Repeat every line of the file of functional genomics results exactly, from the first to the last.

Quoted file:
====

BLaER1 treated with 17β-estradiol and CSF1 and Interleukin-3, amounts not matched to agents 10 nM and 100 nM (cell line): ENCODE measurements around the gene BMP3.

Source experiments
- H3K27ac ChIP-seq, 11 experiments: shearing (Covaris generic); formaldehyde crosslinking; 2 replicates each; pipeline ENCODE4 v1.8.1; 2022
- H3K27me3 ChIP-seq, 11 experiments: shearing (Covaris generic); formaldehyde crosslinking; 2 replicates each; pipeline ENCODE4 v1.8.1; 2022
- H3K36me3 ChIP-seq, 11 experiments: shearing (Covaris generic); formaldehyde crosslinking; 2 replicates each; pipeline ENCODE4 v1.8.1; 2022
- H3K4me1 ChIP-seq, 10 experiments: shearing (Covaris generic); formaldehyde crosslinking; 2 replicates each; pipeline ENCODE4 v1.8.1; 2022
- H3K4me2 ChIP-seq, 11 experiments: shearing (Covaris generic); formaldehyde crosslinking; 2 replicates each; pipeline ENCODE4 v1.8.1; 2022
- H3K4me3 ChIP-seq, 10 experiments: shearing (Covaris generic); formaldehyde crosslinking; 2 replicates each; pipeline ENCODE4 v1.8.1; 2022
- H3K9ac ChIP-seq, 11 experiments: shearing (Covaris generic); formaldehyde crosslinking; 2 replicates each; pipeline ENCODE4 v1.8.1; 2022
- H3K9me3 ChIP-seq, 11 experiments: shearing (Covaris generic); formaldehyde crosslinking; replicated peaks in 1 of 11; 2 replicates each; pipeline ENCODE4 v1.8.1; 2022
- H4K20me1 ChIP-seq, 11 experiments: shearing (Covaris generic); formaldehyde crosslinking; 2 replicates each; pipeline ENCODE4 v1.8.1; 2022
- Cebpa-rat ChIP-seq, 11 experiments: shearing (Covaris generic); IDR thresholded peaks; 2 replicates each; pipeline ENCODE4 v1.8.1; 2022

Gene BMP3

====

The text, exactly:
BLaER1 treated with 17β-estradiol and CSF1 and Interleukin-3, amounts not matched to agents 10 nM and 100 nM (cell line): ENCODE measurements around the gene BMP3.

Source experiments
- H3K27ac ChIP-seq, 11 experiments: shearing (Covaris generic); formaldehyde crosslinking; 2 replicates each; pipeline ENCODE4 v1.8.1; 2022
- H3K27me3 ChIP-seq, 11 experiments: shearing (Covaris generic); formaldehyde crosslinking; 2 replicates each; pipeline ENCODE4 v1.8.1; 2022
- H3K36me3 ChIP-seq, 11 experiments: shearing (Covaris generic); formaldehyde crosslinking; 2 replicates each; pipeline ENCODE4 v1.8.1; 2022
- H3K4me1 ChIP-seq, 10 experiments: shearing (Covaris generic); formaldehyde crosslinking; 2 replicates each; pipeline ENCODE4 v1.8.1; 2022
- H3K4me2 ChIP-seq, 11 experiments: shearing (Covaris generic); formaldehyde crosslinking; 2 replicates each; pipeline ENCODE4 v1.8.1; 2022
- H3K4me3 ChIP-seq, 10 experiments: shearing (Covaris generic); formaldehyde crosslinking; 2 replicates each; pipeline ENCODE4 v1.8.1; 2022
- H3K9ac ChIP-seq, 11 experiments: shearing (Covaris generic); formaldehyde crosslinking; 2 replicates each; pipeline ENCODE4 v1.8.1; 2022
- H3K9me3 ChIP-seq, 11 experiments: shearing (Covaris generic); formaldehyde crosslinking; replicated peaks in 1 of 11; 2 replicates each; pipeline ENCODE4 v1.8.1; 2022
- H4K20me1 ChIP-seq, 11 experiments: shearing (Covaris generic); formaldehyde crosslinking; 2 replicates each; pipeline ENCODE4 v1.8.1; 2022
- Cebpa-rat ChIP-seq, 11 experiments: shearing (Covaris generic); IDR thresholded peaks; 2 replicates each; pipeline ENCODE4 v1.8.1; 2022

Gene BMP3